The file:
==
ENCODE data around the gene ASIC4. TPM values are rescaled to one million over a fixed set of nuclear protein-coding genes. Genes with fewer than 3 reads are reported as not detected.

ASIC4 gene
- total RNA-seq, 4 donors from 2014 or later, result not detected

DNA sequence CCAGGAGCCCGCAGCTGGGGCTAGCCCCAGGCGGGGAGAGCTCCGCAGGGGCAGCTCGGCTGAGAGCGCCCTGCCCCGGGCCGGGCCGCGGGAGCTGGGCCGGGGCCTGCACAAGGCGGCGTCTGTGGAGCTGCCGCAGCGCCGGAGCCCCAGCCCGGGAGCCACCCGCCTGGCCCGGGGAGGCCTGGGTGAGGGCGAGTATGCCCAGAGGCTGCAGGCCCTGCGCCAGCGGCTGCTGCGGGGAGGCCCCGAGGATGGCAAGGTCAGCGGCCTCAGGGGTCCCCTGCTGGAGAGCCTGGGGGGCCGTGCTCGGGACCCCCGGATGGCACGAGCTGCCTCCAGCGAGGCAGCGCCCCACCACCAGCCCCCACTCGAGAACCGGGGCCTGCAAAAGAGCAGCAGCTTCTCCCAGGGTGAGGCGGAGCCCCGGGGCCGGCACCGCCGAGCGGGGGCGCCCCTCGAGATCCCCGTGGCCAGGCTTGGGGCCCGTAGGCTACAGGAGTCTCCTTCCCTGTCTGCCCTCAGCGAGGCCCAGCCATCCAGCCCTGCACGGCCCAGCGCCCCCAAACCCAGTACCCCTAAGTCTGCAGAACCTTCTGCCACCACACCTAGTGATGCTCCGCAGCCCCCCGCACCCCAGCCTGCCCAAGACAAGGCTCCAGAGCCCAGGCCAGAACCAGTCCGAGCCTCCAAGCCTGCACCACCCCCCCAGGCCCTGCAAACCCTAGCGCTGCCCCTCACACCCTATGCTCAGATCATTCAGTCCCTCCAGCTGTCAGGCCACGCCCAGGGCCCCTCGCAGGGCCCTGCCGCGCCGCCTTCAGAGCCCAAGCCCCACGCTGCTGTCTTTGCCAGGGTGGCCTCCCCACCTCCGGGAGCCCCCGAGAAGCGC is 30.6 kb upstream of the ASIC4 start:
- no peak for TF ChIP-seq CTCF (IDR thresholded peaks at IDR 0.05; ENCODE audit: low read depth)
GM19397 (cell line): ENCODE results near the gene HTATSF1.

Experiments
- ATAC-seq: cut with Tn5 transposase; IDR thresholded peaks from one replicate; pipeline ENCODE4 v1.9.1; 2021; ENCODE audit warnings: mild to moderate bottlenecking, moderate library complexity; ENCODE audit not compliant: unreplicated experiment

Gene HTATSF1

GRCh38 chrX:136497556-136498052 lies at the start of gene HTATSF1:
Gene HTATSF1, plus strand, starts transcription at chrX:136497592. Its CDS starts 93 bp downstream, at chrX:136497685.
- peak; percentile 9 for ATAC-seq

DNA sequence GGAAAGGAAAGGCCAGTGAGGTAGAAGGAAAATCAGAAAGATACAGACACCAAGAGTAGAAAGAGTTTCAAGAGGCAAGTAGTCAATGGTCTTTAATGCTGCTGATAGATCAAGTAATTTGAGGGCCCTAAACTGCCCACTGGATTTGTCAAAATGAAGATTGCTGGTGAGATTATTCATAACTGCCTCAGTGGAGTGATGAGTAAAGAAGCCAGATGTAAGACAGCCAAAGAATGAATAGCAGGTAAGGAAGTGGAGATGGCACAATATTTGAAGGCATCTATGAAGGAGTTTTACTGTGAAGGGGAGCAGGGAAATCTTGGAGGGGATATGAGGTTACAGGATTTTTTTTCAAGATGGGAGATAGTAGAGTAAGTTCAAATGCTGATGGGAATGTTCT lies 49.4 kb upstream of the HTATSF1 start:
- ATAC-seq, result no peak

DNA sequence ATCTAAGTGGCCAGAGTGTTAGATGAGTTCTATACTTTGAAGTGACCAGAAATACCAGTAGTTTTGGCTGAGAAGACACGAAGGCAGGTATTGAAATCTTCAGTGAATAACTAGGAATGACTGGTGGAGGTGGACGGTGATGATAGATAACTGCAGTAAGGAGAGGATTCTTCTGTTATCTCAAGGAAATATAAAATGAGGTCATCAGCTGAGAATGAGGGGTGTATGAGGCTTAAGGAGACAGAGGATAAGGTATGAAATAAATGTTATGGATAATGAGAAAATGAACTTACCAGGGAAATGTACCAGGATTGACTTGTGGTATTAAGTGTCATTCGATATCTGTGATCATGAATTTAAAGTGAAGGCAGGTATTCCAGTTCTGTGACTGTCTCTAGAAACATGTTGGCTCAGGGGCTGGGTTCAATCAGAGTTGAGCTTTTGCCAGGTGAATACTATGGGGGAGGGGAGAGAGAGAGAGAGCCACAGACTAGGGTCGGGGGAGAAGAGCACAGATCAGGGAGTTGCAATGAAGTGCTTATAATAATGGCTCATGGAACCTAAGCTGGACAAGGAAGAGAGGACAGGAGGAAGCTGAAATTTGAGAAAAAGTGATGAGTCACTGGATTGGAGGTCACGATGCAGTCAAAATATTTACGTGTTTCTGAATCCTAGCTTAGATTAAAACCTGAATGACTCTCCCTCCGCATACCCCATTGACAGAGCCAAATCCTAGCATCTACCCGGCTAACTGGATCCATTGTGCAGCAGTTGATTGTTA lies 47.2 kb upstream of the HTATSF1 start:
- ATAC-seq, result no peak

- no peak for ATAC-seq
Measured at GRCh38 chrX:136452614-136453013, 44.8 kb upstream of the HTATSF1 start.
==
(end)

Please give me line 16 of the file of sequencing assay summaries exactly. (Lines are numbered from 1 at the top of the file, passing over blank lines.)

- ATAC-seq, result no peak